What may be going on: “The coronavirus is likely exceeding North Korea’s public health capacity, so Kim Jong Un is playing a two-level game,” said Leif-Eric Easley, associate professor at Seoul’s Ewha Womans University, to AP. “At the domestic level, his regime claims to protect the people with drastic quarantine measures and military exercises against external threats. Pyongyang may be seeking international assistance, but remains obsessed with not appearing in an inferior position to Seoul.”
More U.S. troops will be added to the 5,000 troops already at the southern border, the Trump administration announced Friday, saying the additions were needed in case its “Remain in Mexico” policy for asylum seekers is struck down. (AP)
Saudi Crown Prince Mohammed bin Salman detained the king’s brother in New York late last week. Why? “for allegedly plotting a coup,” according to Agence France-Presse. The Wall Street Journal reported the detentions happened to clear “away once-formidable rivals to the throne.” And the NYTs described it as “the latest demonstration of the crown prince’s willingness to take extraordinary measures to quash any perceived rival.”
Snatched up: Prince Ahmed bin Abdulaziz al Saud, a brother of Saudi King Salman — and two days after “a trip abroad for falconry”; Prince Mohammed bin Nayef bin Abdulaziz al Saud, the king’s nephew known as MBN, was also detained along with his little brother, Prince Nawaf bin Nayef. “The detentions occurred early Friday morning,” the Journal writes, “when guards from the royal court wearing masks and dressed in black arrived at the homes of the two men, took them into custody and searched their homes.”
Where are they now? “being held in private villas and have been allowed to call their families,” the Washington Post reported Sunday evening, with this slightly notable detail: “Ahmed asked relatives to send him his ‘bisht,’ a robe worn for official engagements, prompting the person to speculate that he might soon make a public appearance, perhaps under duress.”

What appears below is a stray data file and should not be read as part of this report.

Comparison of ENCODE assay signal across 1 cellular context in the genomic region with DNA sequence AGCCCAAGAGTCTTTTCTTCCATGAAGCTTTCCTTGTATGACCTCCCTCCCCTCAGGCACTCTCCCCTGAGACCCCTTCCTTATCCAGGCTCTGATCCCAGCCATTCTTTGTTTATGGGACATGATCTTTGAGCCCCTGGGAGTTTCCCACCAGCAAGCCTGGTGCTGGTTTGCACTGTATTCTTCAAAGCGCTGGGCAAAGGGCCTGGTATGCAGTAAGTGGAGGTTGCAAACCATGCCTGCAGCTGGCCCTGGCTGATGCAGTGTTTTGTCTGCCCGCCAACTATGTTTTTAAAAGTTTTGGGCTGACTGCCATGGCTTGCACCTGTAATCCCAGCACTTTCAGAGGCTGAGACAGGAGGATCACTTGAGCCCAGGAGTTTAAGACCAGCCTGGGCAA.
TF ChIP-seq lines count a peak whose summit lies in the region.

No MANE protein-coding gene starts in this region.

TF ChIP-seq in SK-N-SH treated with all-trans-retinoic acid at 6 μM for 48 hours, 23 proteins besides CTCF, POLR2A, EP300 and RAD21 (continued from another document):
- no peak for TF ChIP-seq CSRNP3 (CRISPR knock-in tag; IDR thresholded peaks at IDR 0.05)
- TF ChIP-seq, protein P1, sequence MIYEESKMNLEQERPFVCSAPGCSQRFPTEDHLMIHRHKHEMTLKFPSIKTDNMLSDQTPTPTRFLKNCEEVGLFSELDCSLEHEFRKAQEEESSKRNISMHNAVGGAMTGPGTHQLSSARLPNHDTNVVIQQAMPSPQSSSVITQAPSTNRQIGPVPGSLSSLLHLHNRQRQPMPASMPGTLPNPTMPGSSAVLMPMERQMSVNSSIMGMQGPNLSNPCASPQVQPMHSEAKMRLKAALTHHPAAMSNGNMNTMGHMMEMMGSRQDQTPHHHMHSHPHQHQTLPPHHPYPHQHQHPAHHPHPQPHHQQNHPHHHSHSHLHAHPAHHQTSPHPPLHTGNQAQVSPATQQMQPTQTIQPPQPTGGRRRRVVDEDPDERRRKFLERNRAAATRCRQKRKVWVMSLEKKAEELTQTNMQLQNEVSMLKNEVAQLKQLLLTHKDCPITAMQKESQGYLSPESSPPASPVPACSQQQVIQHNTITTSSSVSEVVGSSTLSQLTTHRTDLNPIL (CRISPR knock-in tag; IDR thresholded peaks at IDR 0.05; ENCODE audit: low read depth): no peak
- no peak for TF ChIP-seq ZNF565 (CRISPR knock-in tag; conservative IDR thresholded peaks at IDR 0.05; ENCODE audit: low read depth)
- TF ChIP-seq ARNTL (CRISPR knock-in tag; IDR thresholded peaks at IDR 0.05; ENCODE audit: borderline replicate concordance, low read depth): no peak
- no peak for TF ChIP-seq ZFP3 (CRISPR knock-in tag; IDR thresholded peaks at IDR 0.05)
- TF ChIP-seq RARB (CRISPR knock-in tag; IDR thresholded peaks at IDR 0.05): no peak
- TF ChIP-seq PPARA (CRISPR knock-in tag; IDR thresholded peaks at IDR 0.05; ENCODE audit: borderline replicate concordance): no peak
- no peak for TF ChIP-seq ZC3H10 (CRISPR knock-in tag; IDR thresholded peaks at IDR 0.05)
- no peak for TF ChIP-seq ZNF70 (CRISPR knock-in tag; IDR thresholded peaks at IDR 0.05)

Related: King Salman is not dead. He “made a public appearance on state media yesterday,” the Times of London reports today, quashing rumours he had died and giving implicit backing to his all-powerful son’s latest purge of his rivals.”
Bigger picture: “The detentions come at a time when fears about the impact of the coronavirus have slashed the price of oil, the main source of the kingdom’s revenue,” the NYTs writes, “and the crown prince’s celebrated plans to diversify the Saudi economy have fallen behind his promises.” More at WaPo, here.
One last thing: Heading to the Kingdom soon? “Saudi Arabia said on Monday it will impose a fine of up to 500,000 riyals ($133,000) on people who do not disclose their health-related information and travel details at entry points,” Reuters reports in yet another angle on fears over the spread of the coronavirus.
And lastly: Today in Washington the House takes up the Senate’s bill (PDF) to curb the president’s ability to declare war on Iran war. The House Rules Committee is scheduled to meet this evening at 5 p.m. ET to prepare the way for House action to follow.
And already this morning, the Defense Department’s F-35 Integration Office Director, Air Force Brig. Gen. David Abba spoke before the Air Force Association in Arlington, Va.
Otherwise, it’s a relatively quiet day for the DoD this budget and posture hearing season. But that all changes Tuesday with about 10 different appearances scheduled, including CENTCOM and AFRICOM commanders as well as Army leadership all testifying before House lawmakers.
Also today: Reps. Rob Wittman, R-Va., and Joe Courtney, D-Conn., will talk about the defense budget at the Hudson Institute at 11:30 a.m. Catch the livestream only — no attending out of Covid-19 fears — here.